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What You Need To Know About Living Wills And Powers Of Attorney For Healthcare


March 25, 2005

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3 minutes


Article originally Published in March of 2005.

The notoriety of Terri Schiavo's medical treatment has generated renewed interest in the use of living wills and powers of attorney for health care (these documents are sometimes generically referred to as "advance directives"). Over the last several days, we have received many calls regarding the use of advance directives. The following comments reflect Illinois law in this area.

A living will is a written declaration instructing a person's physician (or an attending physician) to withhold or withdraw death-delaying procedures in the event of a terminal condition. A living will is recognized by law as an authorization, by a terminally ill person, to discontinue medical procedures. This would include withdrawal of a feeding tube, but only if the person were terminally ill. Illinois has a Living Will Act and a prescribed form (which is referred to as a "Declaration"). The use of the sample Declaration included in the Living Will Act is not the sole manner in which to make a living will, but the use of the sample form allows a physician to follow the instructions in the Declaration and protects the physician if he or she acts pursuant to the Declaration. The Illinois Living Will Act also imposes penalties for failure to follow a patient's written Declaration.

Illinois also has a Power of Attorney for Health Care Law, which allows a person (the "Principal") to designate someone as his or her "Agent" to make health care decisions in the event that the Principal is unable to make the decisions due to disability. Illinois has published a pre-approved form, which is often referred to the "Statutory Short Form Power of Attorney for Health Care." Through that form, the Principal may designate an Agent who will be authorized to make health care decisions either effective upon the Principal's disability or at a specified date or event. The Agent, acting under a Statutory Short Form Power of Attorney for Health Care, will have the authority to withhold life-sustaining measures or to continue food and fluids or life-sustaining treatment, unless the Agent's power is expressly limited in the document.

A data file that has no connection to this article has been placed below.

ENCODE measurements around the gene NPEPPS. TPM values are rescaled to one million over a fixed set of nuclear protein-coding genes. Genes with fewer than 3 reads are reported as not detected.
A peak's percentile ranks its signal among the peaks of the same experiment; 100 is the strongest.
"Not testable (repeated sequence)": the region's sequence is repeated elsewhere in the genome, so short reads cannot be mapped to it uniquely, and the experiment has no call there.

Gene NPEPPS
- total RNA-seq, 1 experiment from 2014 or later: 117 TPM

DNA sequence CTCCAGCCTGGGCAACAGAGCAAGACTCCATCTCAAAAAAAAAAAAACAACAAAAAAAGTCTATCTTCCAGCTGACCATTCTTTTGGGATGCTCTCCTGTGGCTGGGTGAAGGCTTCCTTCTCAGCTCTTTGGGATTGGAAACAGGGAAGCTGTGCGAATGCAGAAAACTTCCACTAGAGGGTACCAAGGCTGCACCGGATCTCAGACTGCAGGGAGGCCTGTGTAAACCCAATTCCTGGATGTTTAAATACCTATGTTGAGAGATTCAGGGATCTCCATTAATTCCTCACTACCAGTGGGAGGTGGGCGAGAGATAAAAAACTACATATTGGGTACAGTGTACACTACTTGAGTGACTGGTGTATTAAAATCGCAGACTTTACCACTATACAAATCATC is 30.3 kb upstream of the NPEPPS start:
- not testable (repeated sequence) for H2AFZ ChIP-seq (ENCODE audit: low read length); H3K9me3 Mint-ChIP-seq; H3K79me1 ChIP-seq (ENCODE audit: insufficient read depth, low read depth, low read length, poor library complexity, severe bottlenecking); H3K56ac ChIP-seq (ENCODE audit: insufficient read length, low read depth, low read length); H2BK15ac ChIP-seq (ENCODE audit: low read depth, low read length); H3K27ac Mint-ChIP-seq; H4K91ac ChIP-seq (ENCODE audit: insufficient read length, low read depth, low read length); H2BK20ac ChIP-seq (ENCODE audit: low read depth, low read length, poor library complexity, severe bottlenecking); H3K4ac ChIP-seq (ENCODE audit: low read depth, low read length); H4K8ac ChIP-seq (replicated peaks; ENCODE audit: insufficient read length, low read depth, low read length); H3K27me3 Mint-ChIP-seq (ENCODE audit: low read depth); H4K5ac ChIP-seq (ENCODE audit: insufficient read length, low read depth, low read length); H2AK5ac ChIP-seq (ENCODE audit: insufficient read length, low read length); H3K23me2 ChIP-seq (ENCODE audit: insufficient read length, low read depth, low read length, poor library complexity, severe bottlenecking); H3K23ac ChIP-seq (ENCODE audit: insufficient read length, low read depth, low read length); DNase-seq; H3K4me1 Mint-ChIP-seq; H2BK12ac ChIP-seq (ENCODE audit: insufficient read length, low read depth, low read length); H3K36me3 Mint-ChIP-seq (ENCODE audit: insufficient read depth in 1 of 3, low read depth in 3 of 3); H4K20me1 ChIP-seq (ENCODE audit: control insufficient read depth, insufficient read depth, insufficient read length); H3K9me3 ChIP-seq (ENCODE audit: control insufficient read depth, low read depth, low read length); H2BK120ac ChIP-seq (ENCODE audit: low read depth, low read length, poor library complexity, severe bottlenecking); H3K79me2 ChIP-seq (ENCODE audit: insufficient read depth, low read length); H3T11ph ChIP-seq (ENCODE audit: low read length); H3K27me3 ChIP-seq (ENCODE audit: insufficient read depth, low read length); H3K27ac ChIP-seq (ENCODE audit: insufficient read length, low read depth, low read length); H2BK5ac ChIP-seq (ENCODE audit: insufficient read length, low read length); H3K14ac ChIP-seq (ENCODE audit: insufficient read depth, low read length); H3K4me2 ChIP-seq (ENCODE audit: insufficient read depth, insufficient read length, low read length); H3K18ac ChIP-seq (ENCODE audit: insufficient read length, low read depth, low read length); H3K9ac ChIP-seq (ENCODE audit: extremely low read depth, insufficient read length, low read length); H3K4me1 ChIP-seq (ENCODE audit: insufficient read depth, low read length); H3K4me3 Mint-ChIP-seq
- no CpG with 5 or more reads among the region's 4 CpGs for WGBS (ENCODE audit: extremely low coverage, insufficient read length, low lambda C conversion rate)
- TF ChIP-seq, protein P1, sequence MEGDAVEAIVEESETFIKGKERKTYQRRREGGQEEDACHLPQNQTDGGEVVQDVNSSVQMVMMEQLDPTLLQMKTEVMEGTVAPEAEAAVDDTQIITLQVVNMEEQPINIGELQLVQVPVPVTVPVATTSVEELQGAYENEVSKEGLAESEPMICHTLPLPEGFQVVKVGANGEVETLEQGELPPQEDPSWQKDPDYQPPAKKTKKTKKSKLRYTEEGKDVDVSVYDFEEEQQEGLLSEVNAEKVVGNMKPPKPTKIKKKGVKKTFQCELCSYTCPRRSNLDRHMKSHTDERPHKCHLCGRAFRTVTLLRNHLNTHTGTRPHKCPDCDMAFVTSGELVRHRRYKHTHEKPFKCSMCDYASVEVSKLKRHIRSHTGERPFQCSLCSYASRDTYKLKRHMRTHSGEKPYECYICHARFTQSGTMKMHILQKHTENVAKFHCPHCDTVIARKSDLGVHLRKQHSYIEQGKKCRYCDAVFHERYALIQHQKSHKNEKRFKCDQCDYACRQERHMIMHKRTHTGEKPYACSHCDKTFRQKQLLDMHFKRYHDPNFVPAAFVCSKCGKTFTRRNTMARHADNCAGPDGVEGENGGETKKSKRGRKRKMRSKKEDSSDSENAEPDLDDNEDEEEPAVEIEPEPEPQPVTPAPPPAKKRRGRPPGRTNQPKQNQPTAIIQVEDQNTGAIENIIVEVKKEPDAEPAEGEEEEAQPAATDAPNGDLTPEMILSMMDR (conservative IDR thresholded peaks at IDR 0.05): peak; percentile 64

In Illinois, a power of attorney for health care is much broader in scope than a living will, since a living will only applies in the context of a patient's terminal illness. The power of attorney for health care also takes precedence over the living will, as long as the Agent named in the power of attorney is available to deal with the subject of life-sustaining or death delaying procedures.

Terri Schiavo's circumstances highlight the importance of executing powers of attorney for healthcare. Through a properly drafted and executed power of attorney for health care, you can clearly designate the person to be charged with the responsibility of making medical decisions on your behalf in the event of your disability. A power of attorney for health care can also be used as a means of expressing your intent regarding the provision, withdrawal or withholding of life-sustaining medical treatment.


If you would like further information about a living will, please contact your Levenfeld Pearlstein attorney.

Filed under: Trusts & Estates

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